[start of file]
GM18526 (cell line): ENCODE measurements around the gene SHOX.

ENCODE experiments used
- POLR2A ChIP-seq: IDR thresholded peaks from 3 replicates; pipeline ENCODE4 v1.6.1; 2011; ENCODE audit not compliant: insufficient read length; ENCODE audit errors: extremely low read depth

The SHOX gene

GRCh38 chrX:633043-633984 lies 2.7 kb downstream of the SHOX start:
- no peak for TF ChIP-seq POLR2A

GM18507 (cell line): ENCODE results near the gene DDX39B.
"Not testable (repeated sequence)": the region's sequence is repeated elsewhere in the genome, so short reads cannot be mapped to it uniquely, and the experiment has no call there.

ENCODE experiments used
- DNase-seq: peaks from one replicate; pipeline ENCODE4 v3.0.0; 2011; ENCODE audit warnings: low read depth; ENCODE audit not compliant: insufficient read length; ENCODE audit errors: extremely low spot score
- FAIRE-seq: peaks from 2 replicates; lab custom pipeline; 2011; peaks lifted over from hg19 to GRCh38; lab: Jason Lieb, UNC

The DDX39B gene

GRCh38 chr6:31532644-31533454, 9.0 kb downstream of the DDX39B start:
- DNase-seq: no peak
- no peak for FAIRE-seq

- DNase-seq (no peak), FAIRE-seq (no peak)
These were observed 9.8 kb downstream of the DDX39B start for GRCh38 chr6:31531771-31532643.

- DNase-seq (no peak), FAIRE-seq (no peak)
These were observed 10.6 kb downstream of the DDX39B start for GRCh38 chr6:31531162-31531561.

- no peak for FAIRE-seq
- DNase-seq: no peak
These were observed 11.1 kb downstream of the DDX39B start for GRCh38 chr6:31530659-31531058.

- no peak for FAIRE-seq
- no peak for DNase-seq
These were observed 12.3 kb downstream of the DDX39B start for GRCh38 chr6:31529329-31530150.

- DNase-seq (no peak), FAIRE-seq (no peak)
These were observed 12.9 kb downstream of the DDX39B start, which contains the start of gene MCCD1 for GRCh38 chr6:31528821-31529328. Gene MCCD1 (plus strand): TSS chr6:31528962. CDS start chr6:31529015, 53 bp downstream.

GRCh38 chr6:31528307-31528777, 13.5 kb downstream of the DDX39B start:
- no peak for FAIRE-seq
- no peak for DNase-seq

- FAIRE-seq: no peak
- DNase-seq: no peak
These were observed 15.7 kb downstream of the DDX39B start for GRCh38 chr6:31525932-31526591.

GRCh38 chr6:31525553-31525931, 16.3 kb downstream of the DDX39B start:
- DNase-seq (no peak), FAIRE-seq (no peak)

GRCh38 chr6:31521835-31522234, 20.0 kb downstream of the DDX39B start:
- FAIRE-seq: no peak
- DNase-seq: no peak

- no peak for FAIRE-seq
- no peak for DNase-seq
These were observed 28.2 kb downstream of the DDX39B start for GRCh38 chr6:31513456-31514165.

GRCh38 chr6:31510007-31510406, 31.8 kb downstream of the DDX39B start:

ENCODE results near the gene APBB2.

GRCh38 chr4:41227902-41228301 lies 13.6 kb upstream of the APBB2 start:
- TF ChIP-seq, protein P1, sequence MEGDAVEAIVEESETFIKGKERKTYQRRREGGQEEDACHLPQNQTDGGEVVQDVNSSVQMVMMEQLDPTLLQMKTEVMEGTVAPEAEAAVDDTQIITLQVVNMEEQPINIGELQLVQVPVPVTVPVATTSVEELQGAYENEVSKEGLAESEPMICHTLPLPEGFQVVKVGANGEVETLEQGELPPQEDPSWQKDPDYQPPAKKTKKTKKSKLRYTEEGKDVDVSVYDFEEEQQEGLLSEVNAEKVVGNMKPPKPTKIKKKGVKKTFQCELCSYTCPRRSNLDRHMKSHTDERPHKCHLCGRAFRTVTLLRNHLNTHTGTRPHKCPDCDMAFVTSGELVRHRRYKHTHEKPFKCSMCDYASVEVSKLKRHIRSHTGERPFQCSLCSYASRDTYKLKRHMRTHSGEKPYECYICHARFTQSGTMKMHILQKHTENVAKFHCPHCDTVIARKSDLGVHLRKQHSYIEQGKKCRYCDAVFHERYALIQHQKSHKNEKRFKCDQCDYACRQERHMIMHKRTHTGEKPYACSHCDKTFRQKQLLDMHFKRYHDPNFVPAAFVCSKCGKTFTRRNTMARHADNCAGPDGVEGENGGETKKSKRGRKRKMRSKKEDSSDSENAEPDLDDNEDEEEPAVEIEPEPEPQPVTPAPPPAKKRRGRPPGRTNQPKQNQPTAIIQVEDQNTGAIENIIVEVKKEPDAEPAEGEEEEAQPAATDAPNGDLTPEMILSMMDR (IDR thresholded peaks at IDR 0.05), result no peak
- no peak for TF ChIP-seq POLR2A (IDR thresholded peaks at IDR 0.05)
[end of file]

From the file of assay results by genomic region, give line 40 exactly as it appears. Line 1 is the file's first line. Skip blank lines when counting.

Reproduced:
- no peak for DNase-seq